Heart Healthy and Nutrition Tips
|Author: Terri F.|
Date: Monday, February 27th, 2012
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Click here to view our Heart Healthy video!
Matt Atkinson, RN discusses ways to keep your heart healthy.
Wear Red - February is National Heart Month
Discover your heart health risk by using the HBP Health Risk Calculator
What is heart disease?
Heart disease - also called cardiovascular disease and coronary heart disease - is a simple term used to describe several problems related to plaque buildup in the walls of the arteries, or atherosclerosis. As the plaque builds up, the arteries narrow, making it more difficult for blood to flow and creating a risk for heart attack or stroke.
Other types of heart disease include heart failure, an irregular heartbeat - or arrhythmia - and heart valve problems. To learn more about heart disease and conditions that can lead to heart disease, heart attack or stroke, click here to browse any of the cardiovascular conditions.
Watch our interactive heart failure signs and symptoms animation.
Wear Green - March is National Nutrition Month
Jump start your health and start tracking your diet and physical activity with the SuperTracker
Healthy Eating Tips
Your food and physical activity choices each day affect your health - how you feel today, tomorrow, and in the future.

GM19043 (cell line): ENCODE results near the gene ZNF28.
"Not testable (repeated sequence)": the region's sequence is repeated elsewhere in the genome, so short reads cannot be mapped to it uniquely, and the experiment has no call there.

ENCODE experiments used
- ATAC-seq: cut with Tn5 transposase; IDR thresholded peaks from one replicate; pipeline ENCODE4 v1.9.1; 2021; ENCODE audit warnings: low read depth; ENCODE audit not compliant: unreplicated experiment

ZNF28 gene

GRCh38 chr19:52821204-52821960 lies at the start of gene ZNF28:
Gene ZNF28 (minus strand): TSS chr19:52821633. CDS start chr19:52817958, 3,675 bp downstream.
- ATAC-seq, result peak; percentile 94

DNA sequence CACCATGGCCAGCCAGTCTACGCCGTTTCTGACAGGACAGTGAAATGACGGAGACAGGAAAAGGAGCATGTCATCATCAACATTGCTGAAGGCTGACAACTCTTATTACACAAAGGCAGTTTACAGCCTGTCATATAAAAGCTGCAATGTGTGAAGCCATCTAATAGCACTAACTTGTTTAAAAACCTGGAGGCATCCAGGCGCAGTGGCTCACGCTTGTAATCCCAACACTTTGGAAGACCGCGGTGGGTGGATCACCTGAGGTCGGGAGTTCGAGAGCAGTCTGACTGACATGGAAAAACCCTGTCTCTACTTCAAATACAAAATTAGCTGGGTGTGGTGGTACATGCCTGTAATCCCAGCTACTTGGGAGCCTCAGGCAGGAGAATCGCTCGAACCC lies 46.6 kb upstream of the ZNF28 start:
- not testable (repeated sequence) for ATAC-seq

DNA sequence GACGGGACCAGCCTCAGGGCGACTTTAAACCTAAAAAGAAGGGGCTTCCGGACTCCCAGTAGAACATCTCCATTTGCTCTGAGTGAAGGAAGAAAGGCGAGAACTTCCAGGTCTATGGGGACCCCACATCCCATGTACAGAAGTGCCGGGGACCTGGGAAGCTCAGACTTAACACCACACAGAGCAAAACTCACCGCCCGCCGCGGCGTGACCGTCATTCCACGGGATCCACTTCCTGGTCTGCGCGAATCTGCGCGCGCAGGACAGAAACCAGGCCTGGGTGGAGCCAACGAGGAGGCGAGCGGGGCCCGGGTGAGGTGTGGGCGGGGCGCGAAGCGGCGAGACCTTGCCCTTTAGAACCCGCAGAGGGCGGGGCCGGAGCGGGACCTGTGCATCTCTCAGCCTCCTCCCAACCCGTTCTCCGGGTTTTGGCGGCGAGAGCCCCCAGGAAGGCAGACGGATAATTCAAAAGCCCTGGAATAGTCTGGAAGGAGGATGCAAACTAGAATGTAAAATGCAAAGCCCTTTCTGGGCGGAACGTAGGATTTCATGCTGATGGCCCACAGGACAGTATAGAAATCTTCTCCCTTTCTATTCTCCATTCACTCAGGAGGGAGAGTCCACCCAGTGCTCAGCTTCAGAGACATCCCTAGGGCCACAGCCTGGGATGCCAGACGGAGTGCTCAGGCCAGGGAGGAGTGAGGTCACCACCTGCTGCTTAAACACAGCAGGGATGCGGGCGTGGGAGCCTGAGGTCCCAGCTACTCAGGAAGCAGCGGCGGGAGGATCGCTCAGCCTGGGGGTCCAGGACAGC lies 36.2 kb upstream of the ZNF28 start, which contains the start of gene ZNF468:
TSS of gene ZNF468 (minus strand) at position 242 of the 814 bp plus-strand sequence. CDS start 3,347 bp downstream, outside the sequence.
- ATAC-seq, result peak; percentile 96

These tips and ideas are a starting point. You will find a wealth of suggestions here that can help you get started toward a healthy diet. Choose a change that you can make today, and move toward a healthier you.
Feel free to stop by Health Services to pick up educational information and show your support by educating others and wearing a ribbon to correspond with the appropriate awareness month. Ribbons are available at WKUHS.
8/3 at 8 PM
8/4 to 8/11
Continue using your current permit until 8/15/14.
How does one ditch a dependence on soda? Here are five tips for kicking your soda habit for good.
Are artificial sweeteners used in soft drinks and foods safe? Will they make us fat? How much is too much? Science doesn't have all the answers yet, but researchers have some clues.
Speed Limit Reduced on Normal and State Streets